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Motivation, organization, determination.

Motivation, organization, determination. These are all traits that help Jessica Holmes continue to push her running boundaries. Her career at the the Department of Finance in Sacramento is stressful and time-consuming but she makes room for a healthy lifestyle. Jessica started getting serious about running about four years ago and trained herself for her first a half marathon. The hard work continues with support from the “Moms RUN This Town” running group in Roseville/Rocklin. Jessica talks more about running and work/life balance, plus what it took to complete her first 50K.

Q: Let’s start with finishing your first 50K, which wasn’t your first attempt, right?

A: That’s right! For a little context, I am an ultra/trail-newbie. For a few years, I trained for and ran road races of 5k, 10k, and half marathon distances. I was relatively casual about training and thought marathoners were crazy. Last year at the 2014 CIM, I became crazy myself when I completed my first marathon. I had worked really hard to train for that distance, had seen positive changes in my body, and wanted a goal to keep me motivated. So I signed up for the Gold Rush 50k. I joined a women’s running club to help me train and upped my mileage and pace. Unfortunately, I also developed some IT band issues and knee pain in the process. I did not want to give up on the race, so I ran the 50k (in May) anyways. I ended up dropping out around mile 23, when my knee seized up and wouldn’t bend anymore. I was so disappointed.

I did not want to give up on ultra distance, so after rehabbing my leg, I decided to run a 50k on my own, with the help of some friends. On July 4, I ran what I dubbed the “Friend 50k” in Folsom. It was amazing and afterwards I was so emotional. I had an “aid station” set up in the trunk of my car and several ladies from my running club signed up to run different legs of the “race” with me. I was never alone for a single step and the support was humbling. Throughout the morning, my friends reported my progress on Facebook and other women posted encouraging comments that my running mates read out to me. I finished in less than 6 hours with pride and an appreciation for the incredible encouragement I had received along the way.

After a hiking/camping trip with my husband in August, my focus turned to the UROC 100k in Auburn in late September. I was wary of my ability to increase my distance so quickly, especially in a race with nearly 12,000 feet of climbing, but I had amazing pacers and I wanted to try. It was an incredible day, and even though there were many challenges (I didn’t do a great job with nutrition, it was very hot, and I found out that the route had been changed mid-race), I made it 48.6 miles, with 10,000 feet of climbing before I called it a day. I was within cutoffs but I felt like I had nothing more to give. But again, I was proud and I’m encouraged to try again. I’ve learned so much from my experiences and I know I will be successful.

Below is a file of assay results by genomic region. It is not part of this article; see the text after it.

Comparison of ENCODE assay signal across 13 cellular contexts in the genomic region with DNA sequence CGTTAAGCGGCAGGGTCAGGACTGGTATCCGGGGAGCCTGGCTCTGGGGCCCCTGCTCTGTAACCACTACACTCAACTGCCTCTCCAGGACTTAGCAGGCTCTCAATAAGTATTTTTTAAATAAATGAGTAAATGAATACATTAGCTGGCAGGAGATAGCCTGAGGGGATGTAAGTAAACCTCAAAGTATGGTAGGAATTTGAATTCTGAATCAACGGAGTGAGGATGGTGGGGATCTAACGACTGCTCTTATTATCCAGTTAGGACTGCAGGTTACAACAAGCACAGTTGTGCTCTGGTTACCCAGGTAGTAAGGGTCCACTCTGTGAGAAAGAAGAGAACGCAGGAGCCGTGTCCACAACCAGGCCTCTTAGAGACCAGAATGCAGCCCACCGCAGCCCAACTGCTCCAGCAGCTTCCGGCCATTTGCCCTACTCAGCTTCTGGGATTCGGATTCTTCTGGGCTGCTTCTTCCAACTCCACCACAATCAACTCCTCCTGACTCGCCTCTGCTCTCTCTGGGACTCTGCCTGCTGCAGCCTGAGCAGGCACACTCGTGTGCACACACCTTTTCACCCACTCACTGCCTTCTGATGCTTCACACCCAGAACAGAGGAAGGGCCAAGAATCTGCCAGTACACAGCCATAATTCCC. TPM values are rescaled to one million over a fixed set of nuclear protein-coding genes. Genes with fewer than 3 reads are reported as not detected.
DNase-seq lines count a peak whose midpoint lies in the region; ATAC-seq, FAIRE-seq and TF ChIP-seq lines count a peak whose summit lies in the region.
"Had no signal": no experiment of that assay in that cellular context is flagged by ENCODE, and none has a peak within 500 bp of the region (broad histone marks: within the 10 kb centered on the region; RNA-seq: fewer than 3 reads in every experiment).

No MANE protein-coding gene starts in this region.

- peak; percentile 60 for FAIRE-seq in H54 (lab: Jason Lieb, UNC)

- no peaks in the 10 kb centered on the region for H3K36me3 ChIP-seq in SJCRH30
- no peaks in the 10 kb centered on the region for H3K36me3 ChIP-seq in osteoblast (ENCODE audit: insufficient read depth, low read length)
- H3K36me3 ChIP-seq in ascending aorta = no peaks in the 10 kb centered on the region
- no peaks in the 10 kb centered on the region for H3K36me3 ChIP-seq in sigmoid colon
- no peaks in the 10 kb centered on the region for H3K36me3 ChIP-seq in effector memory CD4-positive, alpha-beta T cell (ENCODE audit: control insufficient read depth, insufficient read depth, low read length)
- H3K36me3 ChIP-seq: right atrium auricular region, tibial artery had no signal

Q: Do you have a race ritual that you do before each competition?

A: It may not be a ritual, but I definitely prepare for big races the same way. I decide on shoes, clothing, and food several weeks before the race to make sure I have time to test out anything new far in advance. Then, I go into full Nerd-Mode: I study and calculate. I pore over the map of the race and make sure I am familiar with the trail and/or roads. I love elevation charts and aid station lists; I memorize big climbs and plan out where I will rest. Next, I fire up my computer and make a custom pace chart. I like to know what my times need to be at each aid station to hit certain goals. I usually laminate a miniature version of my pace chart and carry it with me during the race in my water bottle pouch.

In the week before the race, I focus on two things: sleep and hydration. I make sure to drink water regularly in the days prior to the race so that I start sufficiently hydrated, and get lots of sleep as well, just in case I can’t sleep the night before. Oatmeal is my pre-run breakfast, every time. And finally (this is gross, but my fellow runners will understand), I absolutely need to use the bathroom at least once before starting. The worst thing in the world is getting a few miles in and realizing you need to go NOW. I pack TP with me always, but nothing beats an actual bathroom.